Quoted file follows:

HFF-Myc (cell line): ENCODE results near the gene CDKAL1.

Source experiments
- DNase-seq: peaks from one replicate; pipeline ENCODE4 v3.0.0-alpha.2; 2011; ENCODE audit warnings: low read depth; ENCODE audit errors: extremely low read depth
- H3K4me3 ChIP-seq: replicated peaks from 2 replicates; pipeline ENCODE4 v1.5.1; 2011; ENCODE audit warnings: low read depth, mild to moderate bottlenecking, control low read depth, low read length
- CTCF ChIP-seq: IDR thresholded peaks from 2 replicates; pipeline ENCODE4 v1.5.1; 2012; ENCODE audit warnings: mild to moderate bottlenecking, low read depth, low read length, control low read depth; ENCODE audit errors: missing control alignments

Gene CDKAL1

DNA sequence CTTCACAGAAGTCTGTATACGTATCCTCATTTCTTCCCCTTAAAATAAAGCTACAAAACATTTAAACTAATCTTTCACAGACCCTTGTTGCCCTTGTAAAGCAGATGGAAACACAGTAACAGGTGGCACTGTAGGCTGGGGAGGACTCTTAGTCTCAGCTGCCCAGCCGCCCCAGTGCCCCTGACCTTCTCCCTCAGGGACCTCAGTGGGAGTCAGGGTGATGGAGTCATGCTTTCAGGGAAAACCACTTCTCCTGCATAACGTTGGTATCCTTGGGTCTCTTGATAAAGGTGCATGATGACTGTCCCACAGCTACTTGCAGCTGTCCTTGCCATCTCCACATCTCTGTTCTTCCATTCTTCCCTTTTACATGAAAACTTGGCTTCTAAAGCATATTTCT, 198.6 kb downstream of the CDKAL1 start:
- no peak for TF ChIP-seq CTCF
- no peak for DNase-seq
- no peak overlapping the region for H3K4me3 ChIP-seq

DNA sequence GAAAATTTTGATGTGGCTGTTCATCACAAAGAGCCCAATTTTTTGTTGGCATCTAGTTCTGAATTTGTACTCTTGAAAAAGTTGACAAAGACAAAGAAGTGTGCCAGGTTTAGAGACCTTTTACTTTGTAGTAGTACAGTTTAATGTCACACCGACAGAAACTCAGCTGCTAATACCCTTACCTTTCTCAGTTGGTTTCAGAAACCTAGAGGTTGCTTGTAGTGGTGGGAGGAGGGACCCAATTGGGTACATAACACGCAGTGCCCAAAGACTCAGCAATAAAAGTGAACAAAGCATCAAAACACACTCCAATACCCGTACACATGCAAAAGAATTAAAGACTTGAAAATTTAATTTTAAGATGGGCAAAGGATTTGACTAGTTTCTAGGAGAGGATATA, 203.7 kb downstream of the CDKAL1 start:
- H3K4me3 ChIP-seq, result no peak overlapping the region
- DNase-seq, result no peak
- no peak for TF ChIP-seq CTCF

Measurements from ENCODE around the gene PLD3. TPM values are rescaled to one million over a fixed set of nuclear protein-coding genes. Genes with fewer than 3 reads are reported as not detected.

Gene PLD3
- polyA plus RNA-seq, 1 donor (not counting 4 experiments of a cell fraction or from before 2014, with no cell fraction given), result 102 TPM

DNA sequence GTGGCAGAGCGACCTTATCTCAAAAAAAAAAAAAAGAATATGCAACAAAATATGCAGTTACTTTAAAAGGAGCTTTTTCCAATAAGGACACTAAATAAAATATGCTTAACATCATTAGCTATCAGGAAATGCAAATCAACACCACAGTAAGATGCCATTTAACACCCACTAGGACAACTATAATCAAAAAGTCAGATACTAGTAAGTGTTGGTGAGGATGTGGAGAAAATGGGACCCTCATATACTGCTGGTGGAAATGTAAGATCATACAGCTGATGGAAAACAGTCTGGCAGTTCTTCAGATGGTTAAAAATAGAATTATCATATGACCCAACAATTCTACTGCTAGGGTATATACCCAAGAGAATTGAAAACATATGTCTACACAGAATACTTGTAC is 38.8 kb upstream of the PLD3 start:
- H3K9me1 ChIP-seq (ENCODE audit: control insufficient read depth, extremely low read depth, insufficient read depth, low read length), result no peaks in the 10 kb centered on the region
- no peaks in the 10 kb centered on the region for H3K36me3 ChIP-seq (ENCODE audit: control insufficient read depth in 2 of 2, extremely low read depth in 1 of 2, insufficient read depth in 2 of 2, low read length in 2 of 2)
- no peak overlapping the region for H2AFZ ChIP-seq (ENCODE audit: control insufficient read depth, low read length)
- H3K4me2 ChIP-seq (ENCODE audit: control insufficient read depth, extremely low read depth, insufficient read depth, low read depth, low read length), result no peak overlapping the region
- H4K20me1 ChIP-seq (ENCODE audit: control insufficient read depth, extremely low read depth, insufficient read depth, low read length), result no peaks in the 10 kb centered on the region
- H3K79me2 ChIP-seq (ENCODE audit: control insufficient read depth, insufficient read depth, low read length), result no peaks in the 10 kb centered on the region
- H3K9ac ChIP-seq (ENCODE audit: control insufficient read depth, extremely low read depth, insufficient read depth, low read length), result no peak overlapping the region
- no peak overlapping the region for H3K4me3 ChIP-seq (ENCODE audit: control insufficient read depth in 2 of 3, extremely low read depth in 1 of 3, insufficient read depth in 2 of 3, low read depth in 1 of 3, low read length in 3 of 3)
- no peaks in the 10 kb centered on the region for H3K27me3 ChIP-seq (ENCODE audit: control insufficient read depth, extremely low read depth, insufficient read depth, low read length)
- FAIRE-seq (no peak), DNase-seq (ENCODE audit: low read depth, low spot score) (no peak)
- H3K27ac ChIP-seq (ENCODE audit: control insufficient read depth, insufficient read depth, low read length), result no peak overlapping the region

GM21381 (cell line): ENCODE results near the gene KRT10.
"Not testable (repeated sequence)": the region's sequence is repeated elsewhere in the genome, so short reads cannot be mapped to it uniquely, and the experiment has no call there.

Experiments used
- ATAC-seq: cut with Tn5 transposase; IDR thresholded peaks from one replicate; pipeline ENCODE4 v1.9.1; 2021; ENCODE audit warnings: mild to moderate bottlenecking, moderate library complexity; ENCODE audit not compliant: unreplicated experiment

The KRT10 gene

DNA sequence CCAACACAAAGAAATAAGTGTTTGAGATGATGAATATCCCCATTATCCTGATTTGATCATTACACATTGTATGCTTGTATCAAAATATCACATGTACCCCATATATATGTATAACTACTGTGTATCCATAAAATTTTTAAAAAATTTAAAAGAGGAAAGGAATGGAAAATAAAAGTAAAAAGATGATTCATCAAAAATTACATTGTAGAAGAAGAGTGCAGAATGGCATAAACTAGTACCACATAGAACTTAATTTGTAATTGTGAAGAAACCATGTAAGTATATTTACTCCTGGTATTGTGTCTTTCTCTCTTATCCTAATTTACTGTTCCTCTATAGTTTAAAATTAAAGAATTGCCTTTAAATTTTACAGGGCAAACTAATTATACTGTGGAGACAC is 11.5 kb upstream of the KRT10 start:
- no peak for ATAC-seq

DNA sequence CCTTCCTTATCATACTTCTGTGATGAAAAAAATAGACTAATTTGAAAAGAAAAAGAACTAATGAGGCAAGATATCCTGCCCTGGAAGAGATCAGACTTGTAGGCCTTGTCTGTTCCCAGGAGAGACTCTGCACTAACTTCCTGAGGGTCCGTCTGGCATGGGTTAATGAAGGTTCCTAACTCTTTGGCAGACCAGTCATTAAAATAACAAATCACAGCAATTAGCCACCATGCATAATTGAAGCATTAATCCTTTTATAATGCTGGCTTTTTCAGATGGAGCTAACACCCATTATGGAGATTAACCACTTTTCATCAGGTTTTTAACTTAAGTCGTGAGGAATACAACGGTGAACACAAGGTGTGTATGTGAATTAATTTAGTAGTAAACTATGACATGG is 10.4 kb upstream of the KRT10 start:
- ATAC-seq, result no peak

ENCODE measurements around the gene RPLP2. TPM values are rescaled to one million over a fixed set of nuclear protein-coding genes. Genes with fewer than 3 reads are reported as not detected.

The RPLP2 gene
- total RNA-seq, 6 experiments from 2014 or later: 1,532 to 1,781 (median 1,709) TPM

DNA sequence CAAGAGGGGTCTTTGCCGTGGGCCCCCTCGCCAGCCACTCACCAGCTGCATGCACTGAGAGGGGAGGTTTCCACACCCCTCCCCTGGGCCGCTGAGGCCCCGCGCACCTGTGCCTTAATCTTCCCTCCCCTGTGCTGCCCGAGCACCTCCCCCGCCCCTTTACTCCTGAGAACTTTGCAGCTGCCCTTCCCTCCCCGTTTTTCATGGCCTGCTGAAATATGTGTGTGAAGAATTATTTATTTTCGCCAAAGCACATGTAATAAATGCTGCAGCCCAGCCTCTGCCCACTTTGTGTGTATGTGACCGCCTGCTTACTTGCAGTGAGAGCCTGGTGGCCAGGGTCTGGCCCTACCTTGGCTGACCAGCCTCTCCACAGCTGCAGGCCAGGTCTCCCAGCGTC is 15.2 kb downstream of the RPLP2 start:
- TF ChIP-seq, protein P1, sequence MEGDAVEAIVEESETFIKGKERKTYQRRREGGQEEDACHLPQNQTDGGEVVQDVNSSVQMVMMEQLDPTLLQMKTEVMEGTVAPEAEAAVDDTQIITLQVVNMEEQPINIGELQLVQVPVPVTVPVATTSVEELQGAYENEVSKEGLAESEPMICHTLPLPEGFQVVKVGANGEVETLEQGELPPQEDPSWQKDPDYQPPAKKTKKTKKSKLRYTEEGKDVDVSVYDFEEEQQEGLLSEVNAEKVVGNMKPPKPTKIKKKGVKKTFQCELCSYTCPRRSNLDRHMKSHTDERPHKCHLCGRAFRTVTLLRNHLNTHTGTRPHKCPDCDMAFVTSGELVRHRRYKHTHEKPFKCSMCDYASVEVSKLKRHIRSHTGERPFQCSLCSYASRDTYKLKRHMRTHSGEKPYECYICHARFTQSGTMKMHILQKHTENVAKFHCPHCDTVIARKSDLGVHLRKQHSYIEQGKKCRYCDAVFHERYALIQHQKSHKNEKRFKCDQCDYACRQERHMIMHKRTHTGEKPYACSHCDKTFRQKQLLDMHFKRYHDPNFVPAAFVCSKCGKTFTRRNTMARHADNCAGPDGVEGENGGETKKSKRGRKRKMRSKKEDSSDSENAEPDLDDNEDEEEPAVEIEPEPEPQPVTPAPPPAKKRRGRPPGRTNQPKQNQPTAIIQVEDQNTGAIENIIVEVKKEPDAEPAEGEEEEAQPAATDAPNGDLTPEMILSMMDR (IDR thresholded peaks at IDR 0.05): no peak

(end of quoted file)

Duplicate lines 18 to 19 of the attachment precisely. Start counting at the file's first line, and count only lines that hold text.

DNA sequence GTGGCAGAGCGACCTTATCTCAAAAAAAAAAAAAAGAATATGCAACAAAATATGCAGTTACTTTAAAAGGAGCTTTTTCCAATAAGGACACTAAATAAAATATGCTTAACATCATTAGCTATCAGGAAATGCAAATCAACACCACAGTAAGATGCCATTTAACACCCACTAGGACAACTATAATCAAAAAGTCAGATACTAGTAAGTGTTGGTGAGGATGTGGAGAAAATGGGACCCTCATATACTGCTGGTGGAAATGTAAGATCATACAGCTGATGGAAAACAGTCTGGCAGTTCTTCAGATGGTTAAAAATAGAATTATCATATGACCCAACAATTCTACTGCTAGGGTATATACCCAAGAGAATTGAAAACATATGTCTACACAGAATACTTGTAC is 38.8 kb upstream of the PLD3 start:
- H3K9me1 ChIP-seq (ENCODE audit: control insufficient read depth, extremely low read depth, insufficient read depth, low read length), result no peaks in the 10 kb centered on the region